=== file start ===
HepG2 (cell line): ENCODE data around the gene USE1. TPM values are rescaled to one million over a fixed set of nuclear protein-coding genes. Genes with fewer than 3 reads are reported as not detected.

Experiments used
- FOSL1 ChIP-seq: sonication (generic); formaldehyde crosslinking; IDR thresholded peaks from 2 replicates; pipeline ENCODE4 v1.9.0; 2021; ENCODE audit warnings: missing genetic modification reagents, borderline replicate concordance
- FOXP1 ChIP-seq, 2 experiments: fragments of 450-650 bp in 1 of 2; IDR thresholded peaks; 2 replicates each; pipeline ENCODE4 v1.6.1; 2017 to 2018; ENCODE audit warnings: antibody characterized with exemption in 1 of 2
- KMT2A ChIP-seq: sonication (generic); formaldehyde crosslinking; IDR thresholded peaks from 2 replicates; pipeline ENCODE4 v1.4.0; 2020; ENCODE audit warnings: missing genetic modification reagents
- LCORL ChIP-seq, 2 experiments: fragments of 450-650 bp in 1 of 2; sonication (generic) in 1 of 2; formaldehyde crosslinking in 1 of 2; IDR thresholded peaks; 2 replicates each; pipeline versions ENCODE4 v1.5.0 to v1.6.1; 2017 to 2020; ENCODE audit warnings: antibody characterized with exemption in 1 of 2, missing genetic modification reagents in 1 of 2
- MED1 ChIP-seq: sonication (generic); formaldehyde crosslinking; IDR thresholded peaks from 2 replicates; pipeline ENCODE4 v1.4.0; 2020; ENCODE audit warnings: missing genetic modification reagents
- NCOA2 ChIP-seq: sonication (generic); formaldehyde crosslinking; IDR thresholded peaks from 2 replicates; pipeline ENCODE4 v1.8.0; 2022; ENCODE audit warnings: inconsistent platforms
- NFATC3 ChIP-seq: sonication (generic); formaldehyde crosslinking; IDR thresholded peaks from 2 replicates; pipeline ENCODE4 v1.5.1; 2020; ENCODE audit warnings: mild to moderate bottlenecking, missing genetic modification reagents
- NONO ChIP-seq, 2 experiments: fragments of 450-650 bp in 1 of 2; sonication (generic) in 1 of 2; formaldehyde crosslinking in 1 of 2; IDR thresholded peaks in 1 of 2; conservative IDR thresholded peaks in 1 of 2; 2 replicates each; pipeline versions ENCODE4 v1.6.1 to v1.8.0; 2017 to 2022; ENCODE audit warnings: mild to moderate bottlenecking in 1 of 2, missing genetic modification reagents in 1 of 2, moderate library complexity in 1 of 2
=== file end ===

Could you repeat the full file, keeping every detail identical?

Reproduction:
HepG2 (cell line): ENCODE data around the gene USE1. TPM values are rescaled to one million over a fixed set of nuclear protein-coding genes. Genes with fewer than 3 reads are reported as not detected.

Experiments used
- FOSL1 ChIP-seq: sonication (generic); formaldehyde crosslinking; IDR thresholded peaks from 2 replicates; pipeline ENCODE4 v1.9.0; 2021; ENCODE audit warnings: missing genetic modification reagents, borderline replicate concordance
- FOXP1 ChIP-seq, 2 experiments: fragments of 450-650 bp in 1 of 2; IDR thresholded peaks; 2 replicates each; pipeline ENCODE4 v1.6.1; 2017 to 2018; ENCODE audit warnings: antibody characterized with exemption in 1 of 2
- KMT2A ChIP-seq: sonication (generic); formaldehyde crosslinking; IDR thresholded peaks from 2 replicates; pipeline ENCODE4 v1.4.0; 2020; ENCODE audit warnings: missing genetic modification reagents
- LCORL ChIP-seq, 2 experiments: fragments of 450-650 bp in 1 of 2; sonication (generic) in 1 of 2; formaldehyde crosslinking in 1 of 2; IDR thresholded peaks; 2 replicates each; pipeline versions ENCODE4 v1.5.0 to v1.6.1; 2017 to 2020; ENCODE audit warnings: antibody characterized with exemption in 1 of 2, missing genetic modification reagents in 1 of 2
- MED1 ChIP-seq: sonication (generic); formaldehyde crosslinking; IDR thresholded peaks from 2 replicates; pipeline ENCODE4 v1.4.0; 2020; ENCODE audit warnings: missing genetic modification reagents
- NCOA2 ChIP-seq: sonication (generic); formaldehyde crosslinking; IDR thresholded peaks from 2 replicates; pipeline ENCODE4 v1.8.0; 2022; ENCODE audit warnings: inconsistent platforms
- NFATC3 ChIP-seq: sonication (generic); formaldehyde crosslinking; IDR thresholded peaks from 2 replicates; pipeline ENCODE4 v1.5.1; 2020; ENCODE audit warnings: mild to moderate bottlenecking, missing genetic modification reagents
- NONO ChIP-seq, 2 experiments: fragments of 450-650 bp in 1 of 2; sonication (generic) in 1 of 2; formaldehyde crosslinking in 1 of 2; IDR thresholded peaks in 1 of 2; conservative IDR thresholded peaks in 1 of 2; 2 replicates each; pipeline versions ENCODE4 v1.6.1 to v1.8.0; 2017 to 2022; ENCODE audit warnings: mild to moderate bottlenecking in 1 of 2, missing genetic modification reagents in 1 of 2, moderate library complexity in 1 of 2